I was so pleased at the wit, and astonished at the impudence of the girl, so dismissed her with thanks for her instructions, assuring her that when I kept four maids she should be housemaid if she pleased.


From 'The True-Born Englishman'

Wherever God erects a house of prayer,
The Devil always builds a chapel there;
And 'twill be found upon examination,
The latter has the largest congregation.
For ever since he first debauched the mind,
He made a perfect conquest of mankind.
With uniformity of service, he
[Pg 4512]Reigns with general aristocracy.
No non-conforming sects disturb his reign,
For of his yoke there's very few complain.
He knows the genius and the inclination,
And matches proper sins for every nation.
He needs no standing army government;
He always rules us by our own consent;
His laws are easy, and his gentle sway
Makes it exceeding pleasant to obey.
The list of his vicegerents and commanders
Outdoes your Cæsars or your Alexanders.
They never fail of his infernal aid,
And he's as certain ne'er to be betrayed.
Through all the world they spread his vast command,
And death's eternal empire is maintained.
They rule so politicly and so well,
As if they were Lords Justices of hell;
Duly divided to debauch mankind,
And plant infernal dictates in his mind.


From 'The Storm'

For in the darkest of the black abode
There's not a devil but believes a God.
Old Lucifer has sometimes tried
To have himself deified;
But devils nor men the being of God denied,
Till men of late found out new ways to sin,
And turned the devil out to let the Atheist in.
But when the mighty element began,
And storms the weighty truth explain,
Almighty power upon the whirlwind rode,
And every blast proclaimed aloud
There is, there is, there is a God.
[Pg 4513]



en years after 'Uncle Tom's Cabin,' there appeared in Amsterdam a book that caused as great a sensation among the Dutch coffee-traders on the Amstel, as had Harriet Beecher Stowe's wonderful story among the slaveholders at the South. This book was 'Max Havelaar,' and its author, veiled under the suggestive pen-name of "Multatuli" ("who have suffered much"), at once became famous. It frankly admitted that it was a novel with a purpose, and this purpose was to bring home to his countrymen the untold sufferings and oppression to which the natives of the Dutch East Indies were subjected, in order that the largest possible profit might flow into the coffers of the people of Holland. Multatuli, under the disguise of fiction, professed to give facts he had himself collected on the spot.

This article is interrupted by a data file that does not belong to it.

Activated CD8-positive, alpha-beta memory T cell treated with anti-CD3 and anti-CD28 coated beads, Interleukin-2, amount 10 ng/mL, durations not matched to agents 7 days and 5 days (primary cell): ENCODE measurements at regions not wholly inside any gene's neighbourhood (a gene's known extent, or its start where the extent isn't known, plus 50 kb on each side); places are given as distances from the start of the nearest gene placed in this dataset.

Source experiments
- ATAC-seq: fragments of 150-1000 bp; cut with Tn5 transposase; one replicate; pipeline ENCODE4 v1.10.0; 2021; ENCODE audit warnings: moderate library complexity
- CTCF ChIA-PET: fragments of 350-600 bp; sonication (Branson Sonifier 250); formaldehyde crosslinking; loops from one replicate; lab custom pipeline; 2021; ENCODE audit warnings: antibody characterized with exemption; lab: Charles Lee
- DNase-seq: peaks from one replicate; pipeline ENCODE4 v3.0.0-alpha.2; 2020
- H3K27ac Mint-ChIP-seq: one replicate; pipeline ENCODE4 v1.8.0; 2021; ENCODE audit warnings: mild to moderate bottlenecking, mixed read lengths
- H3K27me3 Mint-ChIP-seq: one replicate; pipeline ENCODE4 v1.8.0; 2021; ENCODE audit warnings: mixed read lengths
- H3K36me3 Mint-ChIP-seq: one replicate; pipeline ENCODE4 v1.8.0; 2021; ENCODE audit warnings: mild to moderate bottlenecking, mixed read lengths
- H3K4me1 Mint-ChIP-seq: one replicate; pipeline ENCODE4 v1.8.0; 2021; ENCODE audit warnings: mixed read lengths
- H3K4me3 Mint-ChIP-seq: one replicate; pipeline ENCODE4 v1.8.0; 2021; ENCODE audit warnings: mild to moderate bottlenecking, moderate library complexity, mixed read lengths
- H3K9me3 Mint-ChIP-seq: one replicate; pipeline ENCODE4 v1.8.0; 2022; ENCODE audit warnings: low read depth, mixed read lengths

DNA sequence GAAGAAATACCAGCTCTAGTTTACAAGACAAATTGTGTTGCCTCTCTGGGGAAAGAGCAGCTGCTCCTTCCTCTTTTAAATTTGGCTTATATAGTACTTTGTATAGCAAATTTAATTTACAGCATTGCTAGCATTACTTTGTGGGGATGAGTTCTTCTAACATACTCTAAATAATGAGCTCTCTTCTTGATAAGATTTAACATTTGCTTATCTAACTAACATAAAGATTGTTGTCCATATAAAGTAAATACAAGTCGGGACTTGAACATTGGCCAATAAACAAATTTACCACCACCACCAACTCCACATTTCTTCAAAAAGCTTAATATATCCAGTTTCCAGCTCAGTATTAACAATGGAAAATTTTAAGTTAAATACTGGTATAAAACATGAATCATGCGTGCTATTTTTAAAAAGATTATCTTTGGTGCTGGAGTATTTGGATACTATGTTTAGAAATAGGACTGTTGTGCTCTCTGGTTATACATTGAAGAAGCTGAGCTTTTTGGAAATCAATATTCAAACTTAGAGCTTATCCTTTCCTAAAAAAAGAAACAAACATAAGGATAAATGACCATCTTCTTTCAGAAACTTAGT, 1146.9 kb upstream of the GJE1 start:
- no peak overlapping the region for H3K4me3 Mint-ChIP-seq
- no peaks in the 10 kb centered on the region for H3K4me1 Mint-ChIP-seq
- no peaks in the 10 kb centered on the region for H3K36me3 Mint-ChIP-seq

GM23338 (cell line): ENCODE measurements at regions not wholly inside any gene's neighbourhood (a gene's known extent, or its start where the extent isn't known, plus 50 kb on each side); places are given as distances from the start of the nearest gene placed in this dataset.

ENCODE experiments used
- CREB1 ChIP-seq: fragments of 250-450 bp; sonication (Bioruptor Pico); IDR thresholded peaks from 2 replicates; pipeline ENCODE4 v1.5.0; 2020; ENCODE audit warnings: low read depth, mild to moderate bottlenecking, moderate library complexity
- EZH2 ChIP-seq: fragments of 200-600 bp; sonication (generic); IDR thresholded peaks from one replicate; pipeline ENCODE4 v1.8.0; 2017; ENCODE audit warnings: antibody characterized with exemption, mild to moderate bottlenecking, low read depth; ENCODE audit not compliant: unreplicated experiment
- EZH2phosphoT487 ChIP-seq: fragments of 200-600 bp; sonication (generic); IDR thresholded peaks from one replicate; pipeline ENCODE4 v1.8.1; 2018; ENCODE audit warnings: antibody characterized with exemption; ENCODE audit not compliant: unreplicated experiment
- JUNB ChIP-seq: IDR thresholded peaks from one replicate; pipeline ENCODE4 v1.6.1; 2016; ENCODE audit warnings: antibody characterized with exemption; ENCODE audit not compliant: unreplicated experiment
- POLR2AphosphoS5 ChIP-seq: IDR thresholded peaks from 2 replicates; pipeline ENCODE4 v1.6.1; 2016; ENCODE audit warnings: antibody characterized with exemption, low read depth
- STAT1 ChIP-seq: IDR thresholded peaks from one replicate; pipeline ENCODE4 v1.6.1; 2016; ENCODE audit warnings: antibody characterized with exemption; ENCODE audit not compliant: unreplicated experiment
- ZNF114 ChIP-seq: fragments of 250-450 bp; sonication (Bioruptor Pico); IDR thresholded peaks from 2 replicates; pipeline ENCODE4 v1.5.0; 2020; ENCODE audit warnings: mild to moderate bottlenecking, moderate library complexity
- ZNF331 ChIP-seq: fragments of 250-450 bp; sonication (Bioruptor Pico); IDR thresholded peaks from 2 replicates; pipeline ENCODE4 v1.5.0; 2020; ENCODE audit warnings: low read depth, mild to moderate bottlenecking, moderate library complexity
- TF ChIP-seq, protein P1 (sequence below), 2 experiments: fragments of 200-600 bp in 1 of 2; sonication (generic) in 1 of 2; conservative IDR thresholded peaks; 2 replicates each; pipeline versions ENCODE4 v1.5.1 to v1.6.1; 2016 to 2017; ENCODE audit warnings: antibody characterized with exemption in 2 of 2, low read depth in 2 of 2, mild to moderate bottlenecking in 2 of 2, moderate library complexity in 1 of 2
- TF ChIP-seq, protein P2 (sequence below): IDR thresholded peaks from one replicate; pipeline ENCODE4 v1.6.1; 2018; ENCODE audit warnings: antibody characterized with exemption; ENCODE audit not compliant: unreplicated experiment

Eduard Douwes Dekker, born in 1820 in Amsterdam, went as a youth of seventeen to the Dutch colonies. There for nearly twenty years he was in the employ of the government, obtaining at last the post of Assistant Resident of Lebak, a province of Java. In this responsible position he used his influence to stem the abuses and extortions practiced by the native chiefs against the defenseless populace. But his humanitarianism clashed with the interests of his government, and sacrificing a brilliant career to a principle, he sent in his resignation and returned to Holland in 1856 a poor man. He began to put his experiences on paper, and in 1860 published the book that made him famous. 'Max Havelaar' is a bitter arraignment of the Dutch colonial system, and gives a more excruciating picture of the slavery of the natives of fair "Insulind" than ever existed in the South. For nearly three hundred years Dutch burghers on the Scheldt, the Maas, and the Amstel, have waxed fat on the labors of the Malays of the far East. In these islands of the East-Indian Archipelago the relations between the Europeans and the Dutch are peculiar, based on the policy of the government of getting the largest possible revenues out of these fertile possessions. Practically the native is a Dutch subject, and the product of his labor goes directly to Holland; nominally he is still ruled by his tribal chief, to whom he is blindly and superstitiously devoted. Playing on this feudal attachment, the Dutch, while theoretically pledging themselves to protect the defenseless populace against rapacity, have yet[Pg 4514] so arranged the administration that the chiefs have unlimited opportunities of extortion. They are paid premiums on whatever their provinces furnish for the foreign market, and as they have practically full control over the persons and property of their subjects, they force these poor wretches to contribute whatever they may demand in unpaid labor and provisions, besides the land taxes.

And there is yet another hardship. Rice is the staple product of Java, but as that does not pay so well as coffee, sugar, indigo, or spices, the Javanese is driven away from the rice fields he loves, and famine is often the result.